Vanderbilt Law Review


Colin Delaney

First Page



The Supreme Court's decision in Lee v. Weisman held clergy- delivered invocations at public-school graduation ceremonies unconstitutional. In the wake of this landmark case, school boards across the country instituted a variety of policies to avoid the establishmentarian attributes fatal to the prayers in Lee. Several Courts of Appeals soon heard cases involving authorities seeking to divorce themselves from speakers and speaker selection, in the apparent belief that school involvement placed the imprimatur of the state on graduation prayer. Yet two facts mark all of the situations challenged to date. First, an agent of the state, the school board, exercised governmental power in determining the process for selecting speakers. Second, members of a captive audience found themselves subject to the same pressure to participate in the prayer as was present in Lee, irrespective of who led the prayer and the process for selecting that person. Despite these unifying potentially unconstitutional features, post-Lee circuit courts have employed a wide variety of analyses in deciding Establishment Clause challenges to graduation prayer and have issued expressly conflicting opinions in near- identical cases.

This Note examines the major attempts to interpret and apply Lee to school board policies adopted in response to that case. It identifies the analytical shortcomings of each decision and reconciles their inconsistencies with Lee and the Supreme Court's other cases addressing public schools and the First Amendment.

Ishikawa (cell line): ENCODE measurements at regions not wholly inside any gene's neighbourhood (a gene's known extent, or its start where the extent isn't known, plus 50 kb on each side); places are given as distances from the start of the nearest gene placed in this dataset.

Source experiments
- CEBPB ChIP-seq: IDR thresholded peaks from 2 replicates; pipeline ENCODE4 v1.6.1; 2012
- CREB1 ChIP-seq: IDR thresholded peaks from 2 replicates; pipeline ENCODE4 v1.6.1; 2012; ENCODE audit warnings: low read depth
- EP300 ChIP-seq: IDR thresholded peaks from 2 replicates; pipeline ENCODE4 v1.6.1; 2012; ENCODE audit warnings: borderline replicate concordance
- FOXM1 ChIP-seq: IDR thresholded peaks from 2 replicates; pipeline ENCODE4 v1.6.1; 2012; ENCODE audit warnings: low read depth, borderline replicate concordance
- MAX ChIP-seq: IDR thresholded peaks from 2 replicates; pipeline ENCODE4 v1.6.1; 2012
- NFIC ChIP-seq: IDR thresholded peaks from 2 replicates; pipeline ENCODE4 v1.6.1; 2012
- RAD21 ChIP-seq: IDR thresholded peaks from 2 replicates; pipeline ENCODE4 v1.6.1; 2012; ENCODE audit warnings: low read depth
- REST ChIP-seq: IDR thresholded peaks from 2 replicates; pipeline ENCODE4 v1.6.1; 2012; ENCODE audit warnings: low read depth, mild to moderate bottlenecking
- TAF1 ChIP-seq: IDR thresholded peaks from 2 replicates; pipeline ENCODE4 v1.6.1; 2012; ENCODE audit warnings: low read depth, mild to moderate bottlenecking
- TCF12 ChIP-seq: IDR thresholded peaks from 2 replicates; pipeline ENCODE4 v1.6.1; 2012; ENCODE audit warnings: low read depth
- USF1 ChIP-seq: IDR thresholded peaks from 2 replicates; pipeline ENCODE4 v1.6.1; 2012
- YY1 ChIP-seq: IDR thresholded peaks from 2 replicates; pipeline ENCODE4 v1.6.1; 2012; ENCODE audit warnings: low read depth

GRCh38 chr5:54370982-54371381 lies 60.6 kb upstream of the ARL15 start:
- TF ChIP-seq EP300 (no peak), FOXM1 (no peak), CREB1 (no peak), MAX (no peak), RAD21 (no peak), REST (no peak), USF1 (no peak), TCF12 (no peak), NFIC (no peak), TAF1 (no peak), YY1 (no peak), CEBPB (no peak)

Part II briefly explores pre-Lee Establishment Clause doctrine. It explains the "coercion" analysis that dominates the Lee opinion. It also lays out the competing equal access principle, which carried the day in Rosenberger v. Rector & Visitors of the University of Virginia and has since been used to justify prayers at high school graduations. Part III describes schools' attempts to avoid the flaws fatal to the principal's actions in Lee by using predetermined objective criteria or vesting the speaker-selection power in another body. It then explains the critical facts underlying Lee v. Weisman. Finally, Part III identifies the common features of Lee and subsequent graduation prayer cases from the perspective of an audience member.

Part IV observes that the graduation prayer cases lie at the intersection of several First Amendment doctrines. Lower courts have balanced the coercion analysis against the equal access doctrine. While courts often use "coercion" or "forum" language, the result has too frequently turned on behind-the-scenes speaker selection criteria. In two prominent Ninth Circuit cases, for example, agent-of-the-state analysis proved fatal to student-controlled invocations in one case, while another panel held a class rank-based invitation to speak sufficiently secular to avoid establishment.